What’s the best food industry innovation since sliced bread?
When the bread slicing machine was invented in the 1920s in the US it was initially met with some scepticism by consumers.
But it is a huge success story – within five years of that first slicing machine being used in a Missouri bakery it is estimated that 80% of bread sold in the US was pre-sliced.
It was so successful that it became the subject of a phrase. Who hasn’t heard: ‘This is the best thing since sliced bread’?
So what does it take to invent such game-changing ideas and make them succeed? Is it genius, luck, or are they somehow just inevitable as society develops?
There are so many remarkable food industry innovations to look back at.
In this episode of the Food Matters Live podcast, we pick out the very best from the last 100 years or so.
Neil Buttery, Evolutionary Biologist and Food Historian
Neil Buttery is a food historian, chef, author, blogger, podcaster and scientist, who has been obsessed with historical and traditional British food since he began writing his food blogs in 2007 in an effort to improve his writing for his PhD in ecology & evolutionary biology.
Ecology lost out in the end, eventually leaving science to pursue a career in food, first holding regular pop-up restaurant events, then a real restaurant.
These days, however, he is kept busy writing about and studying (and eating!) food history for his books, and popular blogs and podcast. He has a particular love of offal and puddings.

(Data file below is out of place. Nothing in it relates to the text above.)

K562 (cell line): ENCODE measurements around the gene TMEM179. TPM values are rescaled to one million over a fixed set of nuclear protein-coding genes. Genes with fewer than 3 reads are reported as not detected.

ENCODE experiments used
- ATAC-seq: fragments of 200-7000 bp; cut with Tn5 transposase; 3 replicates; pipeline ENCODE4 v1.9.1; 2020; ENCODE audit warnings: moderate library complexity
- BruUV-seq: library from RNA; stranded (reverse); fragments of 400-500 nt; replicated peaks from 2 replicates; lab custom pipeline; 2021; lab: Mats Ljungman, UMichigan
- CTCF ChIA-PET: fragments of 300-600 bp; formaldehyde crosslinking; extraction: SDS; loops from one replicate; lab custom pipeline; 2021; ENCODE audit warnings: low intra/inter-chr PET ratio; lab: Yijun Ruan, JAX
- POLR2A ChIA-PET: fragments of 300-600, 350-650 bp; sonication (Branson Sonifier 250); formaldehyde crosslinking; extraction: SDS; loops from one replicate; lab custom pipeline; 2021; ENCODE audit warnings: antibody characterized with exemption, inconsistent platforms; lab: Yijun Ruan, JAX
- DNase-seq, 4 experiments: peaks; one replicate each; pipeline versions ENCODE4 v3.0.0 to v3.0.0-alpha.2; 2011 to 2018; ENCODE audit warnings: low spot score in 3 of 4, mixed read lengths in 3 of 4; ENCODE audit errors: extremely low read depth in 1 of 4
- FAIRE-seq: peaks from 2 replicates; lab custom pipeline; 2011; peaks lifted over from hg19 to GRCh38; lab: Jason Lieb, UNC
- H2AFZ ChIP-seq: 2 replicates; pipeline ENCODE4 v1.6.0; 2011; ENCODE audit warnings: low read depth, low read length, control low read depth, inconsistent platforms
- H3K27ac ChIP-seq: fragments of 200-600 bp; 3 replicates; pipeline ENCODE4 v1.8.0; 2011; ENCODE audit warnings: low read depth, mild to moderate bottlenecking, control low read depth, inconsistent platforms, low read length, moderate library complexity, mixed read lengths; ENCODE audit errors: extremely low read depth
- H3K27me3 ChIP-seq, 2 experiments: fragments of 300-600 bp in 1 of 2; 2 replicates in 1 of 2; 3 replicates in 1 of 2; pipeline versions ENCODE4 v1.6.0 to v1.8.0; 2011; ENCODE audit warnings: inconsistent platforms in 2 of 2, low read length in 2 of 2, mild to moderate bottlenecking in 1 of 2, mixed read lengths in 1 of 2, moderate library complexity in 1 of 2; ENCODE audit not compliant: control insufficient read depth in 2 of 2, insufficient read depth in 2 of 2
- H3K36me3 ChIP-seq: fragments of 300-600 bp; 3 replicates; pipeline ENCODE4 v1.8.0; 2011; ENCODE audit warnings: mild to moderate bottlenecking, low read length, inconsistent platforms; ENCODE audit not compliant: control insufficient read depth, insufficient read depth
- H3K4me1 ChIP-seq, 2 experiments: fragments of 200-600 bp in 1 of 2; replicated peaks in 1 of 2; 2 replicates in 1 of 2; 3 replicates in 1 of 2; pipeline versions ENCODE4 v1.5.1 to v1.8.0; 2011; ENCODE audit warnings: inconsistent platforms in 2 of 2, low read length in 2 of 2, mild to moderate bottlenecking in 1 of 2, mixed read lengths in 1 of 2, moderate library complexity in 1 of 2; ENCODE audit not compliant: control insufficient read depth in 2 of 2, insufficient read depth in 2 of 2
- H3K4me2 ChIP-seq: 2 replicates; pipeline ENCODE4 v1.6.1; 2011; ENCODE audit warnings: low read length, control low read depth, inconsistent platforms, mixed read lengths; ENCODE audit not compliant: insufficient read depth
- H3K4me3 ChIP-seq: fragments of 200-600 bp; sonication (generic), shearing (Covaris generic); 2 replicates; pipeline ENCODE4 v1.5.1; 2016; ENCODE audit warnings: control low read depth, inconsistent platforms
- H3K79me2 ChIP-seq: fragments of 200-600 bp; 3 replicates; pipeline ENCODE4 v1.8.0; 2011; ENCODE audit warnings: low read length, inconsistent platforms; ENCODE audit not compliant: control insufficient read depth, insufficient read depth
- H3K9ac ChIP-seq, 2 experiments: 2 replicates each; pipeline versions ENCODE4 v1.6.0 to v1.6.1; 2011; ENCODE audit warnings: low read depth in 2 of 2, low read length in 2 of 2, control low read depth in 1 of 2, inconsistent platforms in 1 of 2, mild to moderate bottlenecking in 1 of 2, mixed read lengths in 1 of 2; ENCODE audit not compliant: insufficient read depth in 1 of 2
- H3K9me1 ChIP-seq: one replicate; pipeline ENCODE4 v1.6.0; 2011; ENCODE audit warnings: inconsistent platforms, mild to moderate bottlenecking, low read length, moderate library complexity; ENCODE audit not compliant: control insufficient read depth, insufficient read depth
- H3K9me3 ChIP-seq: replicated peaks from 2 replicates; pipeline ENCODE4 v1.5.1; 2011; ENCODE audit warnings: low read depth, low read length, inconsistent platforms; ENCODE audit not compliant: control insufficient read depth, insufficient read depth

Dr Morgaine Gaye – Food Futurologist
Dr Morgaine Gaye looks at food and eating from a social, cultural, economic, trend, branding and geo-political perspective. Her work involves running ideation sessions, consulting to food companies, developing new products and ideas; writing articles/ trend reports for PR and ad agencies; giving public, university and corporate lectures on specific food trends, developing new ideas for food-related TV and radio programmes and doing research on all elements of the eating experience from mouth-feel and texture to olfactory perception.
She consults to leading blue chip food companies and manufacturers, delivering bespoke trend briefings and NPD ideation.
Her academic research papers have been published in a number of journals. She is a guest university lecturer in UK and Sweden and is on the reviewing panel for the International Food Design Conference, an academic journal.
She is currently writing a book ‘A Taste of Things to Come’ about future food trends and why they matter.